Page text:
HP TouchPad becomes a low-cost Ubuntu tablet

The $99 HP TouchPad (s hpq) has become quite elusive, essentially selling out in the U.S. over the weekend. Much of the reason is due to what you get for this price: a color Kindle(s amzn) reader that doubles as a great web browser, email manager and cloud device with 50 GB of storage from Box.net. But for the tech savvy, you get even more for your money. It turns out that the TouchPad supports an Ubuntu build of Linux, which adds a whole new dimension to the now tabled tablet.

Brad Linder’s Liliputing blog has a detailed listing of the process of installing Ubuntu on the TouchPad, which was built out over the past several weeks by PreCentral forum users. Since many Ubuntu applications are compiled for x86 (s intc) processors instead of ARM (s armh) chips, like the one in the TouchPad, not all Ubuntu software will run on the slate. For now, Firefox, Chromium, and LibreOffice appear to be working, in addition to TightVNC for remote access to other computers, just to name a few.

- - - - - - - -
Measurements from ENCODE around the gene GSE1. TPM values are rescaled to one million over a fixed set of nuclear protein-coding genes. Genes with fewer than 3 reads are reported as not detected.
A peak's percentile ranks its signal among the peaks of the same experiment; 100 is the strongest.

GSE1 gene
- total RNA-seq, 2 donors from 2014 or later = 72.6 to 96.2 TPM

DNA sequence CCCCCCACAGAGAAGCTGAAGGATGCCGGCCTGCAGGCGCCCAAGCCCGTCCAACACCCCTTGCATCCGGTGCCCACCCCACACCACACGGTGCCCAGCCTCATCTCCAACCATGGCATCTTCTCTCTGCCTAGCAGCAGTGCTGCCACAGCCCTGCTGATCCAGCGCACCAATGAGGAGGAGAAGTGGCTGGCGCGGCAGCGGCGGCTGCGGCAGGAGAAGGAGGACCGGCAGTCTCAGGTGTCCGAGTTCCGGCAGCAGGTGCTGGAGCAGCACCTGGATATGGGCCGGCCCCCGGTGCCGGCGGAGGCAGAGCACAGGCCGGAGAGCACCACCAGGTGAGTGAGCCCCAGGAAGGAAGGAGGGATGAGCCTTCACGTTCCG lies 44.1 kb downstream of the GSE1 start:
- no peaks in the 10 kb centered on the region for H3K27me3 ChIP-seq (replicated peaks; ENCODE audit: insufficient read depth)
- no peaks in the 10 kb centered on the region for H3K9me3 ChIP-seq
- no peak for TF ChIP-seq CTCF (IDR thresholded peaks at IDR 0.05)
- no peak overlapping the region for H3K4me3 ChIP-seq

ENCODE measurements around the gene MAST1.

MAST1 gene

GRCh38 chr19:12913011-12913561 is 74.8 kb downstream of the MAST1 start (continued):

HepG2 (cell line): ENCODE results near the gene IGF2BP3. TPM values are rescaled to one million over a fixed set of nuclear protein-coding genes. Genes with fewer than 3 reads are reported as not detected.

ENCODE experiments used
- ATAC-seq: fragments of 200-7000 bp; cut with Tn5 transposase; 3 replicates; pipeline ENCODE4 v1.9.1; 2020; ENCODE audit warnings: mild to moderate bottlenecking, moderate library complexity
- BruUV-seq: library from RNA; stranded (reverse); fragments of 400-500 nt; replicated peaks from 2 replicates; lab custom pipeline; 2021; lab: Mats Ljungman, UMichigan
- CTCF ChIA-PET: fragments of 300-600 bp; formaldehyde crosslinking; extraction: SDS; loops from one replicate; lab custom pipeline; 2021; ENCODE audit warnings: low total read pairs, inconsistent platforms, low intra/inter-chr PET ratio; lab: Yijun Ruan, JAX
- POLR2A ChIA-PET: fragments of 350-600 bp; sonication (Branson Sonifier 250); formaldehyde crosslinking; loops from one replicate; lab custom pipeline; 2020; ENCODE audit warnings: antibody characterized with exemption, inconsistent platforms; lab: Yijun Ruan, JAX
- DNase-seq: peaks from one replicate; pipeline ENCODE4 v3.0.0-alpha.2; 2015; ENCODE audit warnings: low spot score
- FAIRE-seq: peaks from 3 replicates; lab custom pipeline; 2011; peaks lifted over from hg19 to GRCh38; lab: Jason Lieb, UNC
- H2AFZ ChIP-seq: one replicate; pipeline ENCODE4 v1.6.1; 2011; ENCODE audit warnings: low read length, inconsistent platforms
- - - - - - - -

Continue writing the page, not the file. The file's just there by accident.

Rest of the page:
That could change over time, however, and it opens up the door to many more potential programs on the TouchPad; at least when it’s running Ubuntu. That’s the other side benefit here: Ubuntu will run on a separate partition, meaning that the device can still boot into webOS as needed.

I’d expect the end result to be too much work for most TouchPad buyers, and I’m not going to take the Ubuntu plunge myself: I have other options for both tablets and laptops, so for me, it’s not worth the effort. But it’s still a neat little project that’s likely to see further development and support, which could add even more value to a $99 tablet.